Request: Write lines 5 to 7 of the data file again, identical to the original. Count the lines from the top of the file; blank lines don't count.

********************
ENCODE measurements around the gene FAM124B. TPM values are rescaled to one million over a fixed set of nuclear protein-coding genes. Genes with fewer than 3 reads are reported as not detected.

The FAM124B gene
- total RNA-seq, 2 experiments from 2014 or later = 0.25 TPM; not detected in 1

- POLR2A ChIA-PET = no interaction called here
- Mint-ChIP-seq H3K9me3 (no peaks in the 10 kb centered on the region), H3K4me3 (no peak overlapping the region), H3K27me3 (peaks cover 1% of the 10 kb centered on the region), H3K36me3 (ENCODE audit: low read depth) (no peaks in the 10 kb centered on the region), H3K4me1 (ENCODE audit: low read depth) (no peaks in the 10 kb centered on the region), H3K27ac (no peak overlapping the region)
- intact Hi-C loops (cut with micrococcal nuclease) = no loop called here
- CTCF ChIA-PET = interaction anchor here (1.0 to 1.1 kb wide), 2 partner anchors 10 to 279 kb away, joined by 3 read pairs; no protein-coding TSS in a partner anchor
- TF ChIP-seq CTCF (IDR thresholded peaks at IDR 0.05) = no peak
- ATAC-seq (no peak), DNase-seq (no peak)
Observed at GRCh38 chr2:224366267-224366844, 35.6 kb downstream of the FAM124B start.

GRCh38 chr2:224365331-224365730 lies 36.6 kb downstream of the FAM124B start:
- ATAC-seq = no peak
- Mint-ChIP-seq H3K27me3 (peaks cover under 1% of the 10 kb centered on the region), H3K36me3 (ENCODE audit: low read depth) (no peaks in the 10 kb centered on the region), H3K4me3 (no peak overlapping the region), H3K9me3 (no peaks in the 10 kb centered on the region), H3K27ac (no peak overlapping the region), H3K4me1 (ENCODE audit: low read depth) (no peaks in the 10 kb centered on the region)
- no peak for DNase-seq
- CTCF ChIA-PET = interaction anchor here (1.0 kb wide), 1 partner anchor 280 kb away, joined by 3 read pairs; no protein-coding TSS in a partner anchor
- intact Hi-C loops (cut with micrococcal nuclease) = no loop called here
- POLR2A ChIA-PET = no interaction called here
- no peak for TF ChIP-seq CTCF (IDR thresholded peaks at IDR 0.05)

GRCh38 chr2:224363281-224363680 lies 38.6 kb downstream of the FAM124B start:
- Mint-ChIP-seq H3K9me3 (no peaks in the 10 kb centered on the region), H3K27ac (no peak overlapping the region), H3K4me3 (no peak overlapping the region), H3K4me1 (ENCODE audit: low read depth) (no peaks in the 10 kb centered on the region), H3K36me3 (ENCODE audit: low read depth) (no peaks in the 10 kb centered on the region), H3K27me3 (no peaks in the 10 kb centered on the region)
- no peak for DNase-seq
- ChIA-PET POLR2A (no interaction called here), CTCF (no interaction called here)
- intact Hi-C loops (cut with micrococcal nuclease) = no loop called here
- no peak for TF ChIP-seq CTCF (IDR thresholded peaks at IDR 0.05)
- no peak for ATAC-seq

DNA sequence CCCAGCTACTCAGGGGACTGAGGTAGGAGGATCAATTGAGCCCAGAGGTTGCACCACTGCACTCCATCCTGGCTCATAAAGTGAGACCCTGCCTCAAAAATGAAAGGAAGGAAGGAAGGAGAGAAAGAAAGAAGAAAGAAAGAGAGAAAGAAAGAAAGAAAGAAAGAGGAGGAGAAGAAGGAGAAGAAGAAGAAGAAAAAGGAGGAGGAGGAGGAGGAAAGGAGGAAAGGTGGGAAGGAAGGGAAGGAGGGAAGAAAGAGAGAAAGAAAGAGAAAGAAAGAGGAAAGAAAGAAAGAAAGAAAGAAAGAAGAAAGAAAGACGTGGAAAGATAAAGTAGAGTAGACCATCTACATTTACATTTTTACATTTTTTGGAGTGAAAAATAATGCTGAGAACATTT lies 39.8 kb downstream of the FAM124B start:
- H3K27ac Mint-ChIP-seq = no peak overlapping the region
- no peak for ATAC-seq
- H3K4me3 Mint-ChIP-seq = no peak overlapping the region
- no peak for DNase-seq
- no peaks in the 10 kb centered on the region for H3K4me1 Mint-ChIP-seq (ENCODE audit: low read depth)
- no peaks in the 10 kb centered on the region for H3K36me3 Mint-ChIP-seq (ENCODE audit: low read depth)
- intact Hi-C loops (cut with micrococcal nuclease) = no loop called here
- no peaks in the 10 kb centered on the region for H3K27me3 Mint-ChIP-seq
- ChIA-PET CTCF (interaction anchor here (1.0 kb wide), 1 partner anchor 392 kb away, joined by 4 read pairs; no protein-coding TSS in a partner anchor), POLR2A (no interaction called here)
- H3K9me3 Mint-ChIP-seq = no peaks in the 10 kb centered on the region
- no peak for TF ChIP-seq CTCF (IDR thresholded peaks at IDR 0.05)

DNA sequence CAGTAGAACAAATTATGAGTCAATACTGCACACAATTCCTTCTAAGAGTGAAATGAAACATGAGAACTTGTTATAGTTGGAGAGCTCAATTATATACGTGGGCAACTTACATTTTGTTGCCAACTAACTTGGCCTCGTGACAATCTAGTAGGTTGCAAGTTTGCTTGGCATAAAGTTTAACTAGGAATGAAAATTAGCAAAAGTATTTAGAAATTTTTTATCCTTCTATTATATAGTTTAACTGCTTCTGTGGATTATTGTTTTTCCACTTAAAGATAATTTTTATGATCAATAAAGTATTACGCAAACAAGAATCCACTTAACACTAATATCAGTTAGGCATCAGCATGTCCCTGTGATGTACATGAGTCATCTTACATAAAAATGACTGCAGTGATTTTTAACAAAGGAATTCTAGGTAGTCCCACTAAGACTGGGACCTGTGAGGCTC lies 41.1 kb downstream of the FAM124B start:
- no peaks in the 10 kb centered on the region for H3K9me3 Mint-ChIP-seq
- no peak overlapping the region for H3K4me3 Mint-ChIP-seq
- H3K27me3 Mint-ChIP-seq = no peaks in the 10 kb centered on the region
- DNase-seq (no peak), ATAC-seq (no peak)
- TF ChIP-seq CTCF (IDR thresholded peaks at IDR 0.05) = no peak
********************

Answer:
- Mint-ChIP-seq H3K9me3 (no peaks in the 10 kb centered on the region), H3K4me3 (no peak overlapping the region), H3K27me3 (peaks cover 1% of the 10 kb centered on the region), H3K36me3 (ENCODE audit: low read depth) (no peaks in the 10 kb centered on the region), H3K4me1 (ENCODE audit: low read depth) (no peaks in the 10 kb centered on the region), H3K27ac (no peak overlapping the region)
- intact Hi-C loops (cut with micrococcal nuclease) = no loop called here
- CTCF ChIA-PET = interaction anchor here (1.0 to 1.1 kb wide), 2 partner anchors 10 to 279 kb away, joined by 3 read pairs; no protein-coding TSS in a partner anchor